Exploiting turn-taking temporal evolution for personality trait perception in dyadic conversations

Ming Hsiang Su, Chung-Hsien Wu, Yu Ting Zheng

Research output: Contribution to journalArticle

6 Citations (Scopus)

Abstract

In dyadic conversations, turn-taking is a dynamically evolving behavior strongly linked to paralinguistic communication. Turn-taking temporal evolution in a dyadic conversation is inevitable and can be incorporated into a modeling framework for characterizing and recognizing the personality traits (PTs) of two speakers. This study presents an approach to automatically predicting PTs in a dyadic conversation. First, a recurrent neural network (RNN) was used to model the relationship between Big Five Inventory 10 (BFI-10) items and linguistic features of spoken text in each turn of a speaker (speaker turn) to output a BFI-10 profile. The RNN applies a recurrent property to characterize the short-term temporal evolution of a dialog. Second, the coupled hidden Markov model (C-HMM) was employed to model the long-term turn-taking temporal evolution and cross-speaker contextual information for detecting the PTs of two individuals for the entire dialog represented by the BFI-10 profile sequence. TheMandarin Conversational Dialogue Corpus was used for evaluation. The evaluation result shows that an average perception accuracy of 79.66% for the big five traits was achieved using five-fold cross validation. Compared with conventional HMM and support vector machine-based methods, the proposed approach achieved a more favorable performance according to a statistical significance test. The encouraging results confirm the usability of this system for future applications.

Original languageEnglish
Pages (from-to)733-744
Number of pages12
JournalIEEE/ACM Transactions on Audio Speech and Language Processing
Volume24
Issue number4
DOIs
Publication statusPublished - 2016 Apr 1

Fingerprint

personality
conversation
dyadics
Recurrent neural networks
Statistical tests
Hidden Markov models
Linguistics
Support vector machines
Recurrent Neural Networks
linguistics
evaluation
profiles
Communication
communication
Significance Test
Statistical Significance
Evaluation
Statistical test
Cross-validation
output

All Science Journal Classification (ASJC) codes

  • Computer Science (miscellaneous)
  • Acoustics and Ultrasonics
  • Computational Mathematics
  • Electrical and Electronic Engineering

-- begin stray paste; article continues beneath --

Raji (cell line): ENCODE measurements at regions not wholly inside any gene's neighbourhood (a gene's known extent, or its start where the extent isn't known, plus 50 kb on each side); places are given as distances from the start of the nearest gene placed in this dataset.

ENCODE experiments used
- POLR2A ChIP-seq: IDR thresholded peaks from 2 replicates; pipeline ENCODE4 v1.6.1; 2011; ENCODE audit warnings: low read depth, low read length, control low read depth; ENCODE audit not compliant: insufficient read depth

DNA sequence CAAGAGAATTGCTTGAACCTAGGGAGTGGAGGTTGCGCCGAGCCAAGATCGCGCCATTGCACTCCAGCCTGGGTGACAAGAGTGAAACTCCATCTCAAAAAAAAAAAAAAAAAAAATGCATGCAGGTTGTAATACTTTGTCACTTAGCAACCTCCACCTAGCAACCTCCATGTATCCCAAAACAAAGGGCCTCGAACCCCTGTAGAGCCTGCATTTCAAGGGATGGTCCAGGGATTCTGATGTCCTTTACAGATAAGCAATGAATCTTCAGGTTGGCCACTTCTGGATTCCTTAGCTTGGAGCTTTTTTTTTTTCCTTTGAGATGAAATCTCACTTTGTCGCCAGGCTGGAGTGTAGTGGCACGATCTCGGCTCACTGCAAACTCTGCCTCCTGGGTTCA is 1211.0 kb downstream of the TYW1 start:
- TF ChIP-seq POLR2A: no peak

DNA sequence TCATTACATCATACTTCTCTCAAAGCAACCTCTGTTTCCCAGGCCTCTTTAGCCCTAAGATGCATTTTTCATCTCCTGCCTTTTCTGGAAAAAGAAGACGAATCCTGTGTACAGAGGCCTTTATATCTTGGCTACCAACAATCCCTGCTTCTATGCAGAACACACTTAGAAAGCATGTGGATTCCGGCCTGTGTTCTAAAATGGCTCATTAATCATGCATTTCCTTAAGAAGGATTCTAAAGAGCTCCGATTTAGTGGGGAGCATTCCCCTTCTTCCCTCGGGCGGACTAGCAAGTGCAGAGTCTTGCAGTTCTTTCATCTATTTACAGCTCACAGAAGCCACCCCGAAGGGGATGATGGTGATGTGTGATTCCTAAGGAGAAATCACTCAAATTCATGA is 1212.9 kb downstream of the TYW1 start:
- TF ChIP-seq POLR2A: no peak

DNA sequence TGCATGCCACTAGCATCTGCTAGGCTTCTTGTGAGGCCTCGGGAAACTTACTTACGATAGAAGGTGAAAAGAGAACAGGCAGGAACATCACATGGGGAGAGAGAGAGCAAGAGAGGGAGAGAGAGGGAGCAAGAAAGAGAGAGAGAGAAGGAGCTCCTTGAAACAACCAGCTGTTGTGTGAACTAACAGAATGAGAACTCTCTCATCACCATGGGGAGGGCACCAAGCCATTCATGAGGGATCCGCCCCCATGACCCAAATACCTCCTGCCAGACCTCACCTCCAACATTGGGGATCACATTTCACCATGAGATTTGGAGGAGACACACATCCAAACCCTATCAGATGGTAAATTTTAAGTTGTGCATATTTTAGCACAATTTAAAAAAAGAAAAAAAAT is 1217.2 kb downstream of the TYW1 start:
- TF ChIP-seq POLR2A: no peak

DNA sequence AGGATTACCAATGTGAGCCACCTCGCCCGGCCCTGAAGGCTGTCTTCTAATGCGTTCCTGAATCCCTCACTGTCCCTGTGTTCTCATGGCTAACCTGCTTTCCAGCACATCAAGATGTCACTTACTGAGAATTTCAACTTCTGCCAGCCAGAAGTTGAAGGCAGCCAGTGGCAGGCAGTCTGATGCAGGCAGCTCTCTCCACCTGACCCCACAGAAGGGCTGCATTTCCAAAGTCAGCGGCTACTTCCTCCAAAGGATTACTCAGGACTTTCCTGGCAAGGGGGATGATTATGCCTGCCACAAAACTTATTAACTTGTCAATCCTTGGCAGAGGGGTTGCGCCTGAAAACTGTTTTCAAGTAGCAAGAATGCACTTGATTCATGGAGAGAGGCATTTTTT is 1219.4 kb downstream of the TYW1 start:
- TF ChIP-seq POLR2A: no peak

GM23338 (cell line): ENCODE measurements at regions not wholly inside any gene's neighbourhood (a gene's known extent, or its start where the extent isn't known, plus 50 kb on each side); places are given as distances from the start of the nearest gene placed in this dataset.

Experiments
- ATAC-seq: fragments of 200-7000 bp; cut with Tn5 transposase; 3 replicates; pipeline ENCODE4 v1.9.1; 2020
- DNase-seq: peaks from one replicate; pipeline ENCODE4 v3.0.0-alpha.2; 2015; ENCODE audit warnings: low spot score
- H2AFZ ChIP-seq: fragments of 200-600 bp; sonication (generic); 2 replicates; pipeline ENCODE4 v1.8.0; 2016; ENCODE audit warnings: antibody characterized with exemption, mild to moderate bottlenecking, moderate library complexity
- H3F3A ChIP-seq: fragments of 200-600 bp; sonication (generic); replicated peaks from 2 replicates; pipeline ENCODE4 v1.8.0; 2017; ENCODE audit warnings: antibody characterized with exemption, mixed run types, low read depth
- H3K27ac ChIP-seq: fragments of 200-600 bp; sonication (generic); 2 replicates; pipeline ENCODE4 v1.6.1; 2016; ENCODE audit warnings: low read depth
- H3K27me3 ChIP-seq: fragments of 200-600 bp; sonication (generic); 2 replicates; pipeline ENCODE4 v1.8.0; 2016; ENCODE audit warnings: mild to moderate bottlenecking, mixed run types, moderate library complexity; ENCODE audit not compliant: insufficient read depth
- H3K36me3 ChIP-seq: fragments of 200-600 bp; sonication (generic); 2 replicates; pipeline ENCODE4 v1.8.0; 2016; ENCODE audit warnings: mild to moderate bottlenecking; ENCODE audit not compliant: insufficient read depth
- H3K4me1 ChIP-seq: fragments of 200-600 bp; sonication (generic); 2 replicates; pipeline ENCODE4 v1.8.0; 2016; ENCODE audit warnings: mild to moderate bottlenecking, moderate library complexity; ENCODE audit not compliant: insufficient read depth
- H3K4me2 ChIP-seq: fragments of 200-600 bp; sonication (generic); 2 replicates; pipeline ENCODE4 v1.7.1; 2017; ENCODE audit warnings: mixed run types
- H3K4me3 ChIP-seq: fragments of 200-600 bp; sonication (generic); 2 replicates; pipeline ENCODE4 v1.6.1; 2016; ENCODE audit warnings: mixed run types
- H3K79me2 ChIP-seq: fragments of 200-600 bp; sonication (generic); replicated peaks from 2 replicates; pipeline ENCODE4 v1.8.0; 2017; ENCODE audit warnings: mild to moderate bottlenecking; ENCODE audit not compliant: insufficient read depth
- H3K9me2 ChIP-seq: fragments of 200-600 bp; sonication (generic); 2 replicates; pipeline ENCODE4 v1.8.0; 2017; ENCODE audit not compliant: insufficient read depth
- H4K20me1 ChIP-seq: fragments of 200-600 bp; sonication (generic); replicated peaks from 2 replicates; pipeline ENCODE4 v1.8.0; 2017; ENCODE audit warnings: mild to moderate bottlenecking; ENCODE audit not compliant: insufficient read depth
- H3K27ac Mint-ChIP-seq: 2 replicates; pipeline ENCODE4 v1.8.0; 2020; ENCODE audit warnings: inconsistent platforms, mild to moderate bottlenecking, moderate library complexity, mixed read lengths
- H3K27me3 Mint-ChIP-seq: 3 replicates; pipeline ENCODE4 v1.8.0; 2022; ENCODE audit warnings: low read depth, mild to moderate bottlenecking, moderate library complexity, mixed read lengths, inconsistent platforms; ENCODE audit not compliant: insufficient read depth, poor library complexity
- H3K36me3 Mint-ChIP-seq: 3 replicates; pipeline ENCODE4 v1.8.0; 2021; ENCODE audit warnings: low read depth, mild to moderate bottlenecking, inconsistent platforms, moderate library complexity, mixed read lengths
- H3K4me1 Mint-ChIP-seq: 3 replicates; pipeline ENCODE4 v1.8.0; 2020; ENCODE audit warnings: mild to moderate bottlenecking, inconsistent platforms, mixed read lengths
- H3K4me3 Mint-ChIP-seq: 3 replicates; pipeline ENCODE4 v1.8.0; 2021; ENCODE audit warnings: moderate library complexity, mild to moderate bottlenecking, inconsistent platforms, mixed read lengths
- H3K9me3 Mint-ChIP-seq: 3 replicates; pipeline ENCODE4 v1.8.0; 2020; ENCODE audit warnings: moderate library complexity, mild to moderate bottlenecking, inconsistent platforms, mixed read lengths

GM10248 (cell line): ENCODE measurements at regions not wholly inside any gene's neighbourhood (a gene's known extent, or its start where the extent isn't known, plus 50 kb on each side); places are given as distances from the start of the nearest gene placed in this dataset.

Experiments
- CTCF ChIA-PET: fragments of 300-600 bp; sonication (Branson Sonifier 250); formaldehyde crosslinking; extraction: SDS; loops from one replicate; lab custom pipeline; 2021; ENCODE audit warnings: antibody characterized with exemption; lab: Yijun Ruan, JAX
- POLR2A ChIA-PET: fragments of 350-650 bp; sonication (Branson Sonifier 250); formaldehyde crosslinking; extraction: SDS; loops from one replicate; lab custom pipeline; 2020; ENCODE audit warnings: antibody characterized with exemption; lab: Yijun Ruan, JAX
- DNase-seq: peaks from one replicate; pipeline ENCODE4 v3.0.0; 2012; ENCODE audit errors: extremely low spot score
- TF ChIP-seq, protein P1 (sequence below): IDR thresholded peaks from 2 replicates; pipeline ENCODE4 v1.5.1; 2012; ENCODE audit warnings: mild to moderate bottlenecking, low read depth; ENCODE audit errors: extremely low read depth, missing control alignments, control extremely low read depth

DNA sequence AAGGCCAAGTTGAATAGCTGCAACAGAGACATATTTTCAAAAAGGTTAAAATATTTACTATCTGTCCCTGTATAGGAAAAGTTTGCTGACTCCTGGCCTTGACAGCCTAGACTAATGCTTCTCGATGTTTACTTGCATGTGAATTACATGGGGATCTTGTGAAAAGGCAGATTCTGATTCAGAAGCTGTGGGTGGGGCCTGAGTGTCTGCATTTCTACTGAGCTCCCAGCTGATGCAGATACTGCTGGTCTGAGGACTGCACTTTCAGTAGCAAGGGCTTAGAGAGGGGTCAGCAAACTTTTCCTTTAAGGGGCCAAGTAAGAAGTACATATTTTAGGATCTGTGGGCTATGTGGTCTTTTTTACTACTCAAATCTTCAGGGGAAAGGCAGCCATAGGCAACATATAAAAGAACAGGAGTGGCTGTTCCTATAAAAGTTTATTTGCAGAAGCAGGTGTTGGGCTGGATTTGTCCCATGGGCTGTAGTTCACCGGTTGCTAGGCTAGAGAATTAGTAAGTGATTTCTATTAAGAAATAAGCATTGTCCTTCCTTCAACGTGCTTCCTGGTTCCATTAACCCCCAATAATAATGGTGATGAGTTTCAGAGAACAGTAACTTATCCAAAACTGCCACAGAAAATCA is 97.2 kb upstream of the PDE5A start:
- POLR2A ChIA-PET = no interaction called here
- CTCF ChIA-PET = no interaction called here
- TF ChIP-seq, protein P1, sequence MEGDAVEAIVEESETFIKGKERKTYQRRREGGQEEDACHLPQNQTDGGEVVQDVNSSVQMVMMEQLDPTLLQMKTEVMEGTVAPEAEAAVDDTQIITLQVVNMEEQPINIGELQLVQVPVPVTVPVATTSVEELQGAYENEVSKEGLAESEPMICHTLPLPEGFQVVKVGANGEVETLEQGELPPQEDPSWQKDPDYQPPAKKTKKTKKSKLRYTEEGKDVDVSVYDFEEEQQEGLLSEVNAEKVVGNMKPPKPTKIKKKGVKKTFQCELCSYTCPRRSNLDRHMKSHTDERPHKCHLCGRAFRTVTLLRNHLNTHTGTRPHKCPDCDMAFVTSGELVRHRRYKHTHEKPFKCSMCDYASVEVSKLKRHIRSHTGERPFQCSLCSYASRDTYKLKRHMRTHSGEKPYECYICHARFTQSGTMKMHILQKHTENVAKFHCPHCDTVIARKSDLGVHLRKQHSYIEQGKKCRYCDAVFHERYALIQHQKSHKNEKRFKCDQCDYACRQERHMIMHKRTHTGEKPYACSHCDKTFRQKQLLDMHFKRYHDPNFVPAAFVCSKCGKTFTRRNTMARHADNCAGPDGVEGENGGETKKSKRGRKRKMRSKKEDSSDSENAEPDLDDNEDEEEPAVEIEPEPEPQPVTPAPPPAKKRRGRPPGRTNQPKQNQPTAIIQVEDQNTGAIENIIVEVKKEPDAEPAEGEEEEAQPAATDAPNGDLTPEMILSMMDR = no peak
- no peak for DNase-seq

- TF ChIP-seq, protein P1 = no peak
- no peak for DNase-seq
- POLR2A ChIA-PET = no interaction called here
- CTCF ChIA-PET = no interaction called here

Cite this

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abstract = "In dyadic conversations, turn-taking is a dynamically evolving behavior strongly linked to paralinguistic communication. Turn-taking temporal evolution in a dyadic conversation is inevitable and can be incorporated into a modeling framework for characterizing and recognizing the personality traits (PTs) of two speakers. This study presents an approach to automatically predicting PTs in a dyadic conversation. First, a recurrent neural network (RNN) was used to model the relationship between Big Five Inventory 10 (BFI-10) items and linguistic features of spoken text in each turn of a speaker (speaker turn) to output a BFI-10 profile. The RNN applies a recurrent property to characterize the short-term temporal evolution of a dialog. Second, the coupled hidden Markov model (C-HMM) was employed to model the long-term turn-taking temporal evolution and cross-speaker contextual information for detecting the PTs of two individuals for the entire dialog represented by the BFI-10 profile sequence. TheMandarin Conversational Dialogue Corpus was used for evaluation. The evaluation result shows that an average perception accuracy of 79.66{\%} for the big five traits was achieved using five-fold cross validation. Compared with conventional HMM and support vector machine-based methods, the proposed approach achieved a more favorable performance according to a statistical significance test. The encouraging results confirm the usability of this system for future applications.",
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Exploiting turn-taking temporal evolution for personality trait perception in dyadic conversations. / Su, Ming Hsiang; Wu, Chung-Hsien; Zheng, Yu Ting.

In: IEEE/ACM Transactions on Audio Speech and Language Processing, Vol. 24, No. 4, 01.04.2016, p. 733-744.

Research output: Contribution to journalArticle

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